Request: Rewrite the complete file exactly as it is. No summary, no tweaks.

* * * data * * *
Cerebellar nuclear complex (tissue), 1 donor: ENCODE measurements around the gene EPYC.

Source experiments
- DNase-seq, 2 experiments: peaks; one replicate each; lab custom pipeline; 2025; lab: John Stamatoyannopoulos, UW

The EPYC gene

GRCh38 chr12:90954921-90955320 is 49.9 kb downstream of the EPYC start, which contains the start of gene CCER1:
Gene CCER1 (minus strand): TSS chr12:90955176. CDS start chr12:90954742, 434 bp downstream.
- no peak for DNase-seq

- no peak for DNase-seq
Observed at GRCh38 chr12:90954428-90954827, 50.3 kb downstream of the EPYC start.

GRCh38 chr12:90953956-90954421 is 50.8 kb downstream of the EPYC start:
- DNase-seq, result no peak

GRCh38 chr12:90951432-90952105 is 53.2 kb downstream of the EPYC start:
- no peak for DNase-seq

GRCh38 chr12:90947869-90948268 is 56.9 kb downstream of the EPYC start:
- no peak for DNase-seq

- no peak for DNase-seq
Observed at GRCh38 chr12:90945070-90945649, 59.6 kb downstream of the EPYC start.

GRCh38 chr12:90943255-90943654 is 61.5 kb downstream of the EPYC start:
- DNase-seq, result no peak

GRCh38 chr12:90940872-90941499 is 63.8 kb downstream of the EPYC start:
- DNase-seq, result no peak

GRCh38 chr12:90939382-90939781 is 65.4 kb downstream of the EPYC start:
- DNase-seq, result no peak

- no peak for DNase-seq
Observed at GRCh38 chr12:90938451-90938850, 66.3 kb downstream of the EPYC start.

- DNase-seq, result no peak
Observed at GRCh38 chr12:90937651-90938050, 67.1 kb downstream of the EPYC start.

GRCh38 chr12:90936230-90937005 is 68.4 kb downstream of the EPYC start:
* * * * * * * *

Cerebellar nuclear complex (tissue), 1 donor: ENCODE measurements around the gene EPYC.

Source experiments
- DNase-seq, 2 experiments: peaks; one replicate each; lab custom pipeline; 2025; lab: John Stamatoyannopoulos, UW

The EPYC gene

GRCh38 chr12:90954921-90955320 is 49.9 kb downstream of the EPYC start, which contains the start of gene CCER1:
Gene CCER1 (minus strand): TSS chr12:90955176. CDS start chr12:90954742, 434 bp downstream.
- no peak for DNase-seq

- no peak for DNase-seq
Observed at GRCh38 chr12:90954428-90954827, 50.3 kb downstream of the EPYC start.

GRCh38 chr12:90953956-90954421 is 50.8 kb downstream of the EPYC start:
- DNase-seq, result no peak

GRCh38 chr12:90951432-90952105 is 53.2 kb downstream of the EPYC start:
- no peak for DNase-seq

GRCh38 chr12:90947869-90948268 is 56.9 kb downstream of the EPYC start:
- no peak for DNase-seq

- no peak for DNase-seq
Observed at GRCh38 chr12:90945070-90945649, 59.6 kb downstream of the EPYC start.

GRCh38 chr12:90943255-90943654 is 61.5 kb downstream of the EPYC start:
- DNase-seq, result no peak

GRCh38 chr12:90940872-90941499 is 63.8 kb downstream of the EPYC start:
- DNase-seq, result no peak

GRCh38 chr12:90939382-90939781 is 65.4 kb downstream of the EPYC start:
- DNase-seq, result no peak

- no peak for DNase-seq
Observed at GRCh38 chr12:90938451-90938850, 66.3 kb downstream of the EPYC start.

- DNase-seq, result no peak
Observed at GRCh38 chr12:90937651-90938050, 67.1 kb downstream of the EPYC start.

GRCh38 chr12:90936230-90937005 is 68.4 kb downstream of the EPYC start: